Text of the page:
U.S. rolls out rule to stop fraud in organic food sales

A final rule from USDA seeks to increase confidence among consumers and ensure proper behavior by businesses that sell food marketed as organic for premium prices.

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Courtesy / USDA
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CHICAGO, Jan 18 (Reuters) - The U.S. government plans to impose new regulations on food producers and handlers aimed at reducing fraudulent schemes in which non-organic products are sold as organic, one of the biggest changes to oversight of the industry in decades.

A final rule from the U.S. Department of Agriculture, published online on Wednesday, seeks to increase confidence among consumers and ensure proper behavior by businesses that sell food marketed as organic for premium prices. It is set to be implemented in 2024.

Federal investigations show selling non-organic grains and oilseeds as organic can lead to tens of millions of dollars in fraudulent sales within a few months, the USDA said. The crops are often used as livestock feed to produce organic meat or eggs.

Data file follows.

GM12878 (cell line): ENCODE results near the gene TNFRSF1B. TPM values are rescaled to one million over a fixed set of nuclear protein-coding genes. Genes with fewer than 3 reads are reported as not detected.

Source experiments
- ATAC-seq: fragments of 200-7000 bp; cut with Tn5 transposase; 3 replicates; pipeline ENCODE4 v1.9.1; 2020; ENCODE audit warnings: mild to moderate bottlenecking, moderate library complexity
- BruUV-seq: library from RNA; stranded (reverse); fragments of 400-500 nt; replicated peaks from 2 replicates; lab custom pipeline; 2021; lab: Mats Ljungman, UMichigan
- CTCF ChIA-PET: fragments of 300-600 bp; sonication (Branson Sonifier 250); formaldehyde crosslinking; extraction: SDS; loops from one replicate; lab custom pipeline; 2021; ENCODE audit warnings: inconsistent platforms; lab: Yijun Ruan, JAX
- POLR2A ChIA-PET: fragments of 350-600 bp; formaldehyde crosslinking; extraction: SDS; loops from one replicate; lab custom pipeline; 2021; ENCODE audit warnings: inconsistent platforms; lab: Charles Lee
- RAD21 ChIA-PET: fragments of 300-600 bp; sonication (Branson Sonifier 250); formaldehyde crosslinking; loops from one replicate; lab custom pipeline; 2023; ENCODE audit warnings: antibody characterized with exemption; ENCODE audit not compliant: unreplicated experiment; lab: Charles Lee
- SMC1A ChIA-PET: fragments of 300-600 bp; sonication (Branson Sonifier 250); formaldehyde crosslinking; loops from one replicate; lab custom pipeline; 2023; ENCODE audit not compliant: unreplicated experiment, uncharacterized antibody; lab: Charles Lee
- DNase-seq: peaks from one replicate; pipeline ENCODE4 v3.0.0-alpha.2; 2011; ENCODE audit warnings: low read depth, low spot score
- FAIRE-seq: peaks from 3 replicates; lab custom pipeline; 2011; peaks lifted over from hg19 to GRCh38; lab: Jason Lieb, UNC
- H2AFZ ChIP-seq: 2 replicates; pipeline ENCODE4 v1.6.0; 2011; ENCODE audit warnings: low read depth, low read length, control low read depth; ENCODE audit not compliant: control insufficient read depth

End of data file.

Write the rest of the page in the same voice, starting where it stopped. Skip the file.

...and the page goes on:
The rule requires certified organic operations to improve record keeping and mandates the use of import certificates for all organic products entering the United States. U.S. imports of organic crops from India and the Black Sea region declined in recent years after the USDA toughened oversight.

The government will also establish training requirements for agents who certify products as organic and require agents to conduct unannounced inspections of at least 5% of operations annually, according to the rule.


"This rule will help prevent loss of organic integrity, which can occur both through unintentional mishandling of organic products and intentional fraud meant to deceive," the USDA said.

The rule represents the biggest changes to organic regulations since the creation of USDA's National Organic Program more than 20 years ago, said the Organic Trade Association, an industry group. Total U.S. sales of organic products reached more than $63 billion in 2021, association data show.

"For more than a decade, operations have been undercut by fraudulent products that have no business carrying the organic seal," said Abby Youngblood, executive director of the National Organic Coalition, another industry group.

Last week, two Minnesota farmers were charged in a superseding indictment with conspiring to defraud grain purchasers out of $46 million by selling grains falsely labeled as organic . In 2019, a Midwestern grain dealer and three farmers were sentenced to prison for falsely marketing more than $120 million in crops as organic.

(Reporting by Tom Polansek; Editing by Aurora Ellis)


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